National home sales and price growth continued to come in well below last year’s activity levels in August, but there are signs the bleeding is being staunched.

The Canadian Real Estate Association (CREA) reports home sales dipped by -1% between July and August, marking the sixth consecutive month-over-month decline, at a total of 39,914 transactions. 

However, the report notes, that’s the smallest drop noted over that time frame. As well, on an annual basis, sales are down -24.7% -- a lesser degree than the YoY -30% drop recorded last month, and an indication homebuyers may be adjusting to today’s overall higher interest rate environment. 

CREA August Home SalesCanadian Real Estate Association

There’s also evidence price declines are lessening; while, at $637,673, the average abode still costs -3.9% less than last year, that’s posted a modest gain of 1.9% from July. The MLS® Home Price Index (HPI) edged down 1.6% MoM, but was still up 7.1% on a yearly basis.

However, prices remain nearly 22% below the February peak, at a dollar loss of $179,047, with sales down by 26.5%.

August Average Home PriceCanadian Real Estate Association

“August saw national sales hold steady month-to-month for the first time since February which, along with a stabilization of demand/supply conditions in many markets, could be an early sign that this year’s sharp adjustment in housing markets across Canada may have mostly run its course,” said Jill Oudil, Chair of CREA. “That said, some buyers may choose to remain on the sidelines until they see clearer signs of borrowing costs and prices also stabilizing.

READ: Just How Much is Riding on the Fall Real Estate Market?

The main challenge facing market balance, says CREA, is a lack of supply; the number of newly-listed properties dropped -5.4% from July with 67,775. That’s made the market slightly more seller-friendly, pushing the sales-to-new-listings ratio to 54.5%, though that remains well within balanced territory and close to the long-term average of 55.1%. According to CREA, the total inventory of homes for sale is slowly recovering, up to 3.5 months; while still below the long-term trend of five months, that’s a significant improvement from the record low 1.7 months at the beginning of the year.

August Market BalanceCanadian Real Estate Association

However, this ongoing lack of supply, combined with the impact of rising interest rates, has prompted the national association to update its forecast for the year, calling for a total of 532,545 properties to be sold in 2022 -- a YoY decline of 20%. The downward revision is mostly attributed to softer sales in Ontario, as well as smaller revisions in BC, Alberta, and Quebec, says CREA. The national average home price, meanwhile, will rise 4.7% this year to $720,255, with the largest gains in Quebec and the Maritimes.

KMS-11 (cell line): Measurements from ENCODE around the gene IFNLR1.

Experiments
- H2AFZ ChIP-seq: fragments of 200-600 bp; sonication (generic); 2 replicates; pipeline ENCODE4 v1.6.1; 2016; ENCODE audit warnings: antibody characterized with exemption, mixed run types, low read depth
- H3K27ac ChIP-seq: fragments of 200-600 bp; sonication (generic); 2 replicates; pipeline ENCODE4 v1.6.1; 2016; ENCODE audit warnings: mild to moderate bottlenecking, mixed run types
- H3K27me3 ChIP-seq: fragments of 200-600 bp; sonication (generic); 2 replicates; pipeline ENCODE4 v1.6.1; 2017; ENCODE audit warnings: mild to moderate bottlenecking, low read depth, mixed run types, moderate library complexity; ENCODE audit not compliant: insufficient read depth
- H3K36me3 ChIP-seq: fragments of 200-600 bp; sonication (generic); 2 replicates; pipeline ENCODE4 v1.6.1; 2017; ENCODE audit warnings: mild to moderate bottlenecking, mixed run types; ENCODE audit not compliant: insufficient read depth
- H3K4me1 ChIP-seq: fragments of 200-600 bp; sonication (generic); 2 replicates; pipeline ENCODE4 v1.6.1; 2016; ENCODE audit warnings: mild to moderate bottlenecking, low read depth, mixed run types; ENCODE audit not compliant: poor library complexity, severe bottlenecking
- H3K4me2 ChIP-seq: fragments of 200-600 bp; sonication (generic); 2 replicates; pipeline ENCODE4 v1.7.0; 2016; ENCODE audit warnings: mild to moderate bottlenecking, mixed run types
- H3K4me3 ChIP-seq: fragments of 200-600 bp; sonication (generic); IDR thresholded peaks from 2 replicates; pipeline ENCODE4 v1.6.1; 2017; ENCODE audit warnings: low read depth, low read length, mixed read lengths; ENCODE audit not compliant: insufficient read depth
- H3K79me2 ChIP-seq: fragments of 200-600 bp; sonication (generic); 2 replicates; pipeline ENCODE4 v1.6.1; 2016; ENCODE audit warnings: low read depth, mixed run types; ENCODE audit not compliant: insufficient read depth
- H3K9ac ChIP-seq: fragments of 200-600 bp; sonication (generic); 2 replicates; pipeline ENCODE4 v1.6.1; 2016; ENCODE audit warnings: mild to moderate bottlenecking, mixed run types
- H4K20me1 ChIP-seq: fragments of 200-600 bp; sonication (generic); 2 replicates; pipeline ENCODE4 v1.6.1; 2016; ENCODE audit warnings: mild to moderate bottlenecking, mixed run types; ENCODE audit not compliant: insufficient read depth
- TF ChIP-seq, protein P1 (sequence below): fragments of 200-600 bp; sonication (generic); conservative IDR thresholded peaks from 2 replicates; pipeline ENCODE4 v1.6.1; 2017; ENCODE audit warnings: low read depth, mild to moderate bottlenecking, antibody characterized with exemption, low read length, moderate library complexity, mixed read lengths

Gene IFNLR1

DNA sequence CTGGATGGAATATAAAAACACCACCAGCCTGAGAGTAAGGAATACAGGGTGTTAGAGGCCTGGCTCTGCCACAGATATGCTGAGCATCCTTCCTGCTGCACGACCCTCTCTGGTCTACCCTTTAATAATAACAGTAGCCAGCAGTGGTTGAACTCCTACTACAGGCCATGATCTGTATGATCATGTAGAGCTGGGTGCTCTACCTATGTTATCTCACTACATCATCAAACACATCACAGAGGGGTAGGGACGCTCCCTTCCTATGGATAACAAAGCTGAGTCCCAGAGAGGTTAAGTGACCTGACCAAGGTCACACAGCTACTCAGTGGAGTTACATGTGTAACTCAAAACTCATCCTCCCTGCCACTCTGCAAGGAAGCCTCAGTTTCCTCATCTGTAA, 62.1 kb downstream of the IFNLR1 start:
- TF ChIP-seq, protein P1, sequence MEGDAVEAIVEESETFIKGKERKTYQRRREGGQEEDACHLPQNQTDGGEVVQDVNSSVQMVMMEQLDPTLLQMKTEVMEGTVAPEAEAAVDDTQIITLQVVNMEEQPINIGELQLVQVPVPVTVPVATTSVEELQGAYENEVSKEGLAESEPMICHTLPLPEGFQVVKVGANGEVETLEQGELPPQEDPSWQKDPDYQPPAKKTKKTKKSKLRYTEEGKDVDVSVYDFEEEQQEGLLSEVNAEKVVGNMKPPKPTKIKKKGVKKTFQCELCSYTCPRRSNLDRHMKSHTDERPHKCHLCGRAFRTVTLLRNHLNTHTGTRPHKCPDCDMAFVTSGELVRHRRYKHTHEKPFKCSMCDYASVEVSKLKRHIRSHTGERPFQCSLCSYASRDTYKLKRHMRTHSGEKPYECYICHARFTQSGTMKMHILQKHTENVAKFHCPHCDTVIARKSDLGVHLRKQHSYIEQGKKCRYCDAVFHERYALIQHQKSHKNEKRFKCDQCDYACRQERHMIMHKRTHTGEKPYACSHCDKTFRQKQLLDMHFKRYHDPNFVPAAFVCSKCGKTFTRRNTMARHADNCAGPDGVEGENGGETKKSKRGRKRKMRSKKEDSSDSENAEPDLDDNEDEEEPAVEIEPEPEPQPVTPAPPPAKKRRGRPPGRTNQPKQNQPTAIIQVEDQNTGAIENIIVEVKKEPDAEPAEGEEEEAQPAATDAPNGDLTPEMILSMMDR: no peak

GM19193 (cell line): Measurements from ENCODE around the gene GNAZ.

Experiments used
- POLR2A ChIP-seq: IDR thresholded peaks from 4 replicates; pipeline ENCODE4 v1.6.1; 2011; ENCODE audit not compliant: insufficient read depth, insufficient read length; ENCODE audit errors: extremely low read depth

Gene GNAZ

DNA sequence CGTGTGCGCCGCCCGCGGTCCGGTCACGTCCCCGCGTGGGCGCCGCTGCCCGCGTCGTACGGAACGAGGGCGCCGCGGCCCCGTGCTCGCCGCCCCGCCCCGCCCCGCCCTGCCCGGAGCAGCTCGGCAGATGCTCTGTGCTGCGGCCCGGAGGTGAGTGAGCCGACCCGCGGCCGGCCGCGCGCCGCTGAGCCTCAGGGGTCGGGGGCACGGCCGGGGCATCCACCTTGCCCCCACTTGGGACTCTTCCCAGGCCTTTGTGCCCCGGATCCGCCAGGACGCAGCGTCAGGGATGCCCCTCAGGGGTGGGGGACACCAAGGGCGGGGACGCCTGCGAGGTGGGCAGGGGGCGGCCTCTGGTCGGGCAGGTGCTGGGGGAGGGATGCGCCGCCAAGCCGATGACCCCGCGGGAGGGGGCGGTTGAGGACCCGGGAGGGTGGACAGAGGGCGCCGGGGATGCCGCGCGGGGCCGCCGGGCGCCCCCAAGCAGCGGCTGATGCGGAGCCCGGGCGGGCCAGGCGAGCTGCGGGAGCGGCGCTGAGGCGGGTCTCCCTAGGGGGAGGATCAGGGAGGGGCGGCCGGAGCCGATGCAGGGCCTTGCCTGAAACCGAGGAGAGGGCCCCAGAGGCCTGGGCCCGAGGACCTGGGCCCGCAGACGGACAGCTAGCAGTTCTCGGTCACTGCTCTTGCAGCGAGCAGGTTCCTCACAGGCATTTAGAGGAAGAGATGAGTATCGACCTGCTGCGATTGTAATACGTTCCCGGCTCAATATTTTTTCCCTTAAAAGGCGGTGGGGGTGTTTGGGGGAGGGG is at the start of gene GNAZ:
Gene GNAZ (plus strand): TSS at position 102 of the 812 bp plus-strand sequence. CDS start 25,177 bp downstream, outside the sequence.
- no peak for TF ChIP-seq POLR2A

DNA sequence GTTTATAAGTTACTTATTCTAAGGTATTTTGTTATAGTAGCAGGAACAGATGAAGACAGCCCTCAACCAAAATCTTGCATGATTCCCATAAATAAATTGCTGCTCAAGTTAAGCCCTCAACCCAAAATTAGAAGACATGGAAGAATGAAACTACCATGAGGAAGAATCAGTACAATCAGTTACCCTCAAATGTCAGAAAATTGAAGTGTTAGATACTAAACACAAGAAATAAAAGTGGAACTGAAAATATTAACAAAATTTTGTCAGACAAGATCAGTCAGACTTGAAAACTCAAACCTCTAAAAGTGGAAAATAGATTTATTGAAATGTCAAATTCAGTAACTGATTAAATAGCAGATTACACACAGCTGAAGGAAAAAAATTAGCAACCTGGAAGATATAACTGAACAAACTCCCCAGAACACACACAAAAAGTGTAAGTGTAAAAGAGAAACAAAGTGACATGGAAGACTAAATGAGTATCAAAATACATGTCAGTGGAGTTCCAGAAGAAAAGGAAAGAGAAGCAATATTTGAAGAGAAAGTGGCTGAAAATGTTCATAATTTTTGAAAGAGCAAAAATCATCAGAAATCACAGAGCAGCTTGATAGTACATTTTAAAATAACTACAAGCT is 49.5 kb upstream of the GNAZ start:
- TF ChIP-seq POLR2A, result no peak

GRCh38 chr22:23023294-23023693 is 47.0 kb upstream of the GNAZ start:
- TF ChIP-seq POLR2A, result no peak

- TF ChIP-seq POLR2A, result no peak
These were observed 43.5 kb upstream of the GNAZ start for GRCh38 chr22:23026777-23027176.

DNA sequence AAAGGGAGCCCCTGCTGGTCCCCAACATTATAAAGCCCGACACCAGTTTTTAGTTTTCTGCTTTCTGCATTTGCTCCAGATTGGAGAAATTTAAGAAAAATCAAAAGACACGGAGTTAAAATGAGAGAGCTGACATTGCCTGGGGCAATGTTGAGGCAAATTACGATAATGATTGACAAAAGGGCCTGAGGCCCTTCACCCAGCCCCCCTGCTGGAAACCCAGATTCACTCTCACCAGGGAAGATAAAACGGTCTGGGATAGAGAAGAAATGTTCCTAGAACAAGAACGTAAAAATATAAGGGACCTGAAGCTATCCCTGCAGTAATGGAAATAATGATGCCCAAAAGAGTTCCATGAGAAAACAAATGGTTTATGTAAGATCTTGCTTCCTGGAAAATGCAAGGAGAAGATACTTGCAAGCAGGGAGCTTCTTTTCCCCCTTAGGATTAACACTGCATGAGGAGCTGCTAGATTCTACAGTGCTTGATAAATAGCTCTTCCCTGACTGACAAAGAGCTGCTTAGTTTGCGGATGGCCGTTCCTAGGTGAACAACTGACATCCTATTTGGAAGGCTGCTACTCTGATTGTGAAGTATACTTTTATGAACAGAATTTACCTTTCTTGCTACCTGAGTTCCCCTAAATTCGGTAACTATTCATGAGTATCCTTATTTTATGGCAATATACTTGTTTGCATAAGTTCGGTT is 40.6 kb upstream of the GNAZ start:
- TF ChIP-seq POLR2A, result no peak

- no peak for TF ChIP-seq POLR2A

“With interest rates on the rise, home sales have continued to cool. In some parts of the country, home prices have fallen from their peaks reached earlier this year, are flat in some regions, and are still climbing in others. The issue of not enough homes for sale has not gone away,” reads CREA’s updated forecast.

And, any growth is set to be short lived, with sales expected to decline again by 2.3% in 2023, and prices to remain flat at $722,000 (+0.2%).

Shaun Cathcart, CREA’s Senior Economist, says given how the Bank of Canada’s hiking cycle has impacted the housing market, it’s now time for the federal bank regulator to take another look at the criteria facing today’s mortgage applicants.

“The stress test was unpopular with some when it was introduced. But as we have all now watched the Bank of Canada raise its key interest rate by 300 basis points in the space of five months, it’s clear many Canadians were protected by it,” he stated in a release. 

“But should there not be a flipside to the coin? The overnight rate is now officially above the Bank of Canada’s “neutral” range and not expected to go too much higher. This is not about “looser” or “tighter”, it is about what is appropriate given where rates are and where they are likely to go moving forward. OSFI is likely thinking hard about what makes sense given the new realities, and how to balance the community of interests they are tasked with securing.”

Real Estate News